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WW: With this emphasis on multiplayer are you worried a solo player might feel lonely or did you toy with the idea of AI buddies?

DC: AI buddies would be great, but we simply don't have the resources to do that. Or online play. Though I'm not sure it would be as fun with AI partners. The fun comes with interacting with your friends right next to you.

WW: The idea of pastry pickups to upgrade your firepower sounds great! What more can you tell us about this?

DC: In the previous versions of Eduardo each pastry enemy represented a single shot. And each pastry enemy type became a different kind of projectile. That didn't really work when Eduardo became a run 'n gun game, but the various pastry enemies still drop weapons pickups much like in other run 'n gun games. They will only drop a pickup of their type.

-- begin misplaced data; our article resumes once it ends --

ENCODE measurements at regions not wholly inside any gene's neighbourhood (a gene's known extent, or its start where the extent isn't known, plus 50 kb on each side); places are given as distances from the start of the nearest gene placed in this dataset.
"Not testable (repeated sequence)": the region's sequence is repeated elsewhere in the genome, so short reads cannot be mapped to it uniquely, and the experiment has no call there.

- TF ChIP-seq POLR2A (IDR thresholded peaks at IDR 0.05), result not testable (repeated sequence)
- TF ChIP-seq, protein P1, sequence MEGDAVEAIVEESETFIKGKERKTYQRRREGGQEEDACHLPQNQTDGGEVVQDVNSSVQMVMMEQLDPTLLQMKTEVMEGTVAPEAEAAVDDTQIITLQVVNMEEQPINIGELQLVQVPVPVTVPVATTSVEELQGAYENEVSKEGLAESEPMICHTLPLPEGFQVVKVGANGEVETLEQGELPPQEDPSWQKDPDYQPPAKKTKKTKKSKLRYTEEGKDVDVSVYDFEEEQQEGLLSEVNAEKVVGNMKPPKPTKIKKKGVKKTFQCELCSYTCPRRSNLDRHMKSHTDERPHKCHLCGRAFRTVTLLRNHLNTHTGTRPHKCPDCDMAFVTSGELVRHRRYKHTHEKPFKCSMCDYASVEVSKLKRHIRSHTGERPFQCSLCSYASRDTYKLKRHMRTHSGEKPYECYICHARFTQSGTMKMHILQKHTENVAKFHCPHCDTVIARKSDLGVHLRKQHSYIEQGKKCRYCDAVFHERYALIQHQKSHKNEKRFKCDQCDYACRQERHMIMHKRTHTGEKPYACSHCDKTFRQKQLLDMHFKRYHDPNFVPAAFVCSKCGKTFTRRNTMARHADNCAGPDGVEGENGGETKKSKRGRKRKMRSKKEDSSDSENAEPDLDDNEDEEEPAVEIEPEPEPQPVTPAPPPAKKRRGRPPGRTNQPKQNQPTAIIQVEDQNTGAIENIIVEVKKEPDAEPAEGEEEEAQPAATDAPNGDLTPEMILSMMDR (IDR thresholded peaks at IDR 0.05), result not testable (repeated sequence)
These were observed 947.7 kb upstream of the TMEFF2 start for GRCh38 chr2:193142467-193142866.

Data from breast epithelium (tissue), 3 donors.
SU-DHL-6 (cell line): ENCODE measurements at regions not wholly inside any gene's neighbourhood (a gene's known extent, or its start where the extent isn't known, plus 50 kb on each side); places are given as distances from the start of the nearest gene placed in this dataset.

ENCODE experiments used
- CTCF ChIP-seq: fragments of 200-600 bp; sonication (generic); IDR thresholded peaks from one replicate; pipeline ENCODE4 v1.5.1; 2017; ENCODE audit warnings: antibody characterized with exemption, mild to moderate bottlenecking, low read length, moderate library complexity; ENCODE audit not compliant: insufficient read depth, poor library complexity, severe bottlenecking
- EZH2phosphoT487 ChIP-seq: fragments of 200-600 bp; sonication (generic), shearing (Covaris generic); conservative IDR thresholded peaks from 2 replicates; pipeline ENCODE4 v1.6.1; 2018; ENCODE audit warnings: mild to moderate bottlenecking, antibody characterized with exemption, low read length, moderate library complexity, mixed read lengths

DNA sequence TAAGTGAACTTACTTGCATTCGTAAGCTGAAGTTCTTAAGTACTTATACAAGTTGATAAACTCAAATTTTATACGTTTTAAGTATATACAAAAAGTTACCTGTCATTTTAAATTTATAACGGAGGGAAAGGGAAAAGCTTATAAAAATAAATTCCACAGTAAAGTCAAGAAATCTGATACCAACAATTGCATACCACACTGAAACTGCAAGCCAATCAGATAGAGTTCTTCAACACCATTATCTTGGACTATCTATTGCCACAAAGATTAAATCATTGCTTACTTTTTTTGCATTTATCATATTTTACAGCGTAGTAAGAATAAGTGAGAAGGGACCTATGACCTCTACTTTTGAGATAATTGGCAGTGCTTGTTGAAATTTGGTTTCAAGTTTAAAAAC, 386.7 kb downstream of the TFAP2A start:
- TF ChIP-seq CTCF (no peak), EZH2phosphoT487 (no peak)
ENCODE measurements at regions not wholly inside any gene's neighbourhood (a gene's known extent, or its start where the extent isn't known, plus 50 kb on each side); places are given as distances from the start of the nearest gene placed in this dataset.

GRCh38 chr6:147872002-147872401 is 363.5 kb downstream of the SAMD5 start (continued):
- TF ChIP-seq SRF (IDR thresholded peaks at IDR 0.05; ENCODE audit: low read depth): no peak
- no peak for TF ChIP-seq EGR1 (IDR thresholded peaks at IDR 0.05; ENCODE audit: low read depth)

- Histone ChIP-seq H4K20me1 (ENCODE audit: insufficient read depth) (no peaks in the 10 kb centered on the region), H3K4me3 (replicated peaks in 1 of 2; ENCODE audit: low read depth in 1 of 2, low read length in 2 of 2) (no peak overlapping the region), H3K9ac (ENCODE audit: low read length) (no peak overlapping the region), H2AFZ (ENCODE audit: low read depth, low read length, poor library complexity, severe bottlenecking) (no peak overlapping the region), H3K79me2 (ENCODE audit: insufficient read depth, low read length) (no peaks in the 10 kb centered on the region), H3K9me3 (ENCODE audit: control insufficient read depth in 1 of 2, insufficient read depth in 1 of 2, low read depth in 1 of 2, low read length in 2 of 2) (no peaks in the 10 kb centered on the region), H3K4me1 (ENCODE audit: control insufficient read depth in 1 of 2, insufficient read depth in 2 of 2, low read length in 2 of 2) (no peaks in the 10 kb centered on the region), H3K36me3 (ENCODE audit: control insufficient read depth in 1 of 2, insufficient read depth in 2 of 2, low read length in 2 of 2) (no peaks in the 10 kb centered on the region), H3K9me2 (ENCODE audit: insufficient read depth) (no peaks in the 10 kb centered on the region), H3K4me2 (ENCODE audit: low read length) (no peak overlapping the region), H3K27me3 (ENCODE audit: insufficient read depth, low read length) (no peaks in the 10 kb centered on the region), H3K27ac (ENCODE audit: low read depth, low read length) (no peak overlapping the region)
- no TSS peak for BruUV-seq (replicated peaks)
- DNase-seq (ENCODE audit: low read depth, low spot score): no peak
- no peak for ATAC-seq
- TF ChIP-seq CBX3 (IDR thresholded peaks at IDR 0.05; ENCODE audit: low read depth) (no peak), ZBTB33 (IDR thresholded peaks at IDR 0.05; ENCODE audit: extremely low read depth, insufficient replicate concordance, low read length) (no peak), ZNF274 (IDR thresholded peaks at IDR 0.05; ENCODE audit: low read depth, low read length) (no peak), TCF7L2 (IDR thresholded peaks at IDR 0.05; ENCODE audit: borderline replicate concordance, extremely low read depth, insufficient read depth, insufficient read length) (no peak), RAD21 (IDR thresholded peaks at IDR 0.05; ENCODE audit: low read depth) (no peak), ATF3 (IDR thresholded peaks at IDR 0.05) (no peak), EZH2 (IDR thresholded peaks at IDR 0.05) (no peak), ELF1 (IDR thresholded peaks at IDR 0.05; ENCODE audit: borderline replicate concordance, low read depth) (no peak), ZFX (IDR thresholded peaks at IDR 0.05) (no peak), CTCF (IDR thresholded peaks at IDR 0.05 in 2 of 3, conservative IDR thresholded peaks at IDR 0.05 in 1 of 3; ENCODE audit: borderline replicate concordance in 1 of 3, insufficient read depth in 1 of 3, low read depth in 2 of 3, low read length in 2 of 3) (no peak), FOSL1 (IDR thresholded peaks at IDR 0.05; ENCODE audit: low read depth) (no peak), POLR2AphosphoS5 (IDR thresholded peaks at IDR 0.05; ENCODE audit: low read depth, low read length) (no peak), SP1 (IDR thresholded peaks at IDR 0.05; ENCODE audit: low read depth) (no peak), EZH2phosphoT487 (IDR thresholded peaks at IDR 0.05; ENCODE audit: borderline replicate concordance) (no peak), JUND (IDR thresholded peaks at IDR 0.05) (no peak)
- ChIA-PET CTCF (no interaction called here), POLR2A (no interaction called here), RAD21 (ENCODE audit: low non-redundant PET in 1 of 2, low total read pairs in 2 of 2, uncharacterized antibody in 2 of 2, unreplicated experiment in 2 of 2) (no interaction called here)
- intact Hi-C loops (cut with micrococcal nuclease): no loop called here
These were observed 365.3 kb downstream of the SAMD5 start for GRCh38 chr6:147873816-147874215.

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WW: The artwork in Eduardo is striking and unusual to say the least. What more can you tell us about the design choices and how the graphical style took shape?

DC: Yeah, that's a result of experimenting with assets over the last four years. I pushed myself more and more, and was able to try different things as time went by. I'm not satisfied with everything but I see that as a good thing, that I've learned from the work I've done so far and can be certain that if given the chance I'll create much better assets for future games. In particular with character and enemy design. I don't know if I'm that great at the cartoony stuff to be honest.

WW: Don’t be so hard on yourself, it looks great to us so far. Has the same love and attention been given to the music and sound effects in Eduardo too?